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Digestive enzymes are proteins that catalyze the breakdown of large food molecules. They break them into smaller pieces that can be more easily absorbed by cells. In humans, such digestive substances are produced by the salivary glands and in the digestive tract. Proteases, amylases, and lipases are some types of these enzymes.
The food consumed by humans starts its digestive process by being chewed and shaped by the tongue into a bolus. Through this, the salivary glands are stimulated to produce saliva, which contains a form of amylase. This enzyme is also known as ptyalin.
Salivary amylase acts on starches, which consist of a long chain of glucose molecules. It breaks this chain into smaller fragments. Eventually, it degrades these into even smaller bits. The final product is a unit of two glucose molecules known as fructose. This is then broken down and metabolized as glucose in the intestines. Glucose then enters the bloodstream, where it is known as blood sugar.
Only some of the starch is degraded in the mouth. The rest travels into the stomach with the bolus. The salivary amylase is active for a short while, until is inactivated by the stomach’s acidic pH. Most of the starch is degraded there by amylase produced by the pancreas.
Proteins are another large component of the human diet, and there are a number of different digestive enzymes that break these down. Such enzymes are known as proteases. They vary greatly in their preferred substrates, location, and characteristics. Some are active in the stomach, like pepsin. Others, such as trypsin and chymotrypsin, are produced by the pancreas and act in the intestine.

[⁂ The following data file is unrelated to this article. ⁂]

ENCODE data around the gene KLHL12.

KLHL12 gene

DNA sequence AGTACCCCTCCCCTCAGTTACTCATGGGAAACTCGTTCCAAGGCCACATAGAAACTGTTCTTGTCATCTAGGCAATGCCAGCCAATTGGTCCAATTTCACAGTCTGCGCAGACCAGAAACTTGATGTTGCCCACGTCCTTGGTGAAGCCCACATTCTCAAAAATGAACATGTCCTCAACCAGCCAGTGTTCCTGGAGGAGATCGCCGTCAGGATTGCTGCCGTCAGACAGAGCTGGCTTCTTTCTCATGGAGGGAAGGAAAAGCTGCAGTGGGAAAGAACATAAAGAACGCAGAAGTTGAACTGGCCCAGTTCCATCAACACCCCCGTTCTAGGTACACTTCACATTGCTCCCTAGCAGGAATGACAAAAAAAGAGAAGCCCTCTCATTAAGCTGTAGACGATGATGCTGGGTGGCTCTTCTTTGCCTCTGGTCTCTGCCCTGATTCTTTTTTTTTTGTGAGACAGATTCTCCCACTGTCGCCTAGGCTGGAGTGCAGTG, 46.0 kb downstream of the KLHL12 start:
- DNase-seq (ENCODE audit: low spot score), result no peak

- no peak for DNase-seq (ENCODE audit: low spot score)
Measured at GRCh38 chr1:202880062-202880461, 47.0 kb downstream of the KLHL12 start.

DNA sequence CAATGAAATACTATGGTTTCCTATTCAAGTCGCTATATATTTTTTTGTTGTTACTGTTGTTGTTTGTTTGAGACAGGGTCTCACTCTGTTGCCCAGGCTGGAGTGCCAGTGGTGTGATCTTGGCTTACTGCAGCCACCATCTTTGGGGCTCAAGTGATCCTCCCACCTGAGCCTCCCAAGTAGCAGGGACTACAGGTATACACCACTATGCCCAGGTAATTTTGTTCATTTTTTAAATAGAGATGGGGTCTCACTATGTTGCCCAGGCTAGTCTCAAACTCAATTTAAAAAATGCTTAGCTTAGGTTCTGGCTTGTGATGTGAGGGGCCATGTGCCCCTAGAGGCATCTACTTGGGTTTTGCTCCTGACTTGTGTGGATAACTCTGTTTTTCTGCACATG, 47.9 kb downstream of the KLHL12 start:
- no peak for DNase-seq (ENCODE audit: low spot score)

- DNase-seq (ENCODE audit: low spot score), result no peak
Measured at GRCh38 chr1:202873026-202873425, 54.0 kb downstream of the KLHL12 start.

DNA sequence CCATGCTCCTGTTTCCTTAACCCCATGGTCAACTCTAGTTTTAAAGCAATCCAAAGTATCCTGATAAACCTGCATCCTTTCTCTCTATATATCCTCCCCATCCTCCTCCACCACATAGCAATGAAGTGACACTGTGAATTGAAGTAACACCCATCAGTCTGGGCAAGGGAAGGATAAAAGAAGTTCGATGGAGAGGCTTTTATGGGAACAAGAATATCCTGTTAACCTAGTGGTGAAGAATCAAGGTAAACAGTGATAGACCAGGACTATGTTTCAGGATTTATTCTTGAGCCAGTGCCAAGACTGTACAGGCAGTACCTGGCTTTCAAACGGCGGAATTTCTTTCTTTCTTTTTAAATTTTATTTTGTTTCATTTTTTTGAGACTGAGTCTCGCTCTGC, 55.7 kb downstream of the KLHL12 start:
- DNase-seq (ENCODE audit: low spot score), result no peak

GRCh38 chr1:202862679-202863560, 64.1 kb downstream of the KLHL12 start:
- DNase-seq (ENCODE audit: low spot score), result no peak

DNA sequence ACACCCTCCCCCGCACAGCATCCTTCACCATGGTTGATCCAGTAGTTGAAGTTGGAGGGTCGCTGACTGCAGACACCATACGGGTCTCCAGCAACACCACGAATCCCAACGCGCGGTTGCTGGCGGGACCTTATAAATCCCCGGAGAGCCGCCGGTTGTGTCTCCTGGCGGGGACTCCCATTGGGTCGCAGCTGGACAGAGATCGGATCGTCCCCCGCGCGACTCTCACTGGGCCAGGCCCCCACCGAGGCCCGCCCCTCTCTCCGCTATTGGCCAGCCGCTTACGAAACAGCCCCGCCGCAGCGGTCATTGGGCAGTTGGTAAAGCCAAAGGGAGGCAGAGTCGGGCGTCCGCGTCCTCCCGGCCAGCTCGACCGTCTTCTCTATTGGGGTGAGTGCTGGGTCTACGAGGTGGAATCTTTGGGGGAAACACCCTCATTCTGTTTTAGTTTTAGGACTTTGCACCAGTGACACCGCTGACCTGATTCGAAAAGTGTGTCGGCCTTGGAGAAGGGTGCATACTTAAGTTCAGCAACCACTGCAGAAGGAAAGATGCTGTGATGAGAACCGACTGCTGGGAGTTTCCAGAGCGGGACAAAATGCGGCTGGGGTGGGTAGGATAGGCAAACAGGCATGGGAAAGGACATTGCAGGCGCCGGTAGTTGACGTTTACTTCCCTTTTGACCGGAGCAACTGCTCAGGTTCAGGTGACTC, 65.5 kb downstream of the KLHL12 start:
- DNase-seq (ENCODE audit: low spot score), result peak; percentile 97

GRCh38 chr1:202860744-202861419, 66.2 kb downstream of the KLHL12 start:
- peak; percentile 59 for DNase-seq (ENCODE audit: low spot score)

One feature all of these proteases have in common is that they are synthesized as a larger form that is inactive. This is to prevent damage to the body's tissues. When they are needed for actual digestion, however, the digestive enzymes are activated by having part of the protein cleaved off. Once activated, they break proteins down into smaller fragments called polypeptides. Enzymes called peptidases then degrade the smaller pieces into amino acids, which are absorbed by the intestine and used to replenish acids excreted as urea or used in cellular metabolism.
Dietary fats are degraded by enzymes called lipases, which are also produced by the pancreas. These digestive enzymes break down drops of fat into fatty acids and glycerol. For this reaction to be successful, it requires bile salts from the liver, which help the fat to mix with the liquid solution in the intestinal tract. It is vital that the fat be mixed in small droplets, to be properly degraded. This occurs due to contractions in the intestines.
The pancreas produces a number of other digestive enzymes as well, and is the main gland involved in digestion. It also produces nucleases, which degrade RNA and DNA to their individual components. Aside from trypsin and chymotrypsin, it produces several additional proteases. This includes carboxypeptidase and aminopeptidase, which also aid in the digestion of proteins by removing their terminal amino groups.
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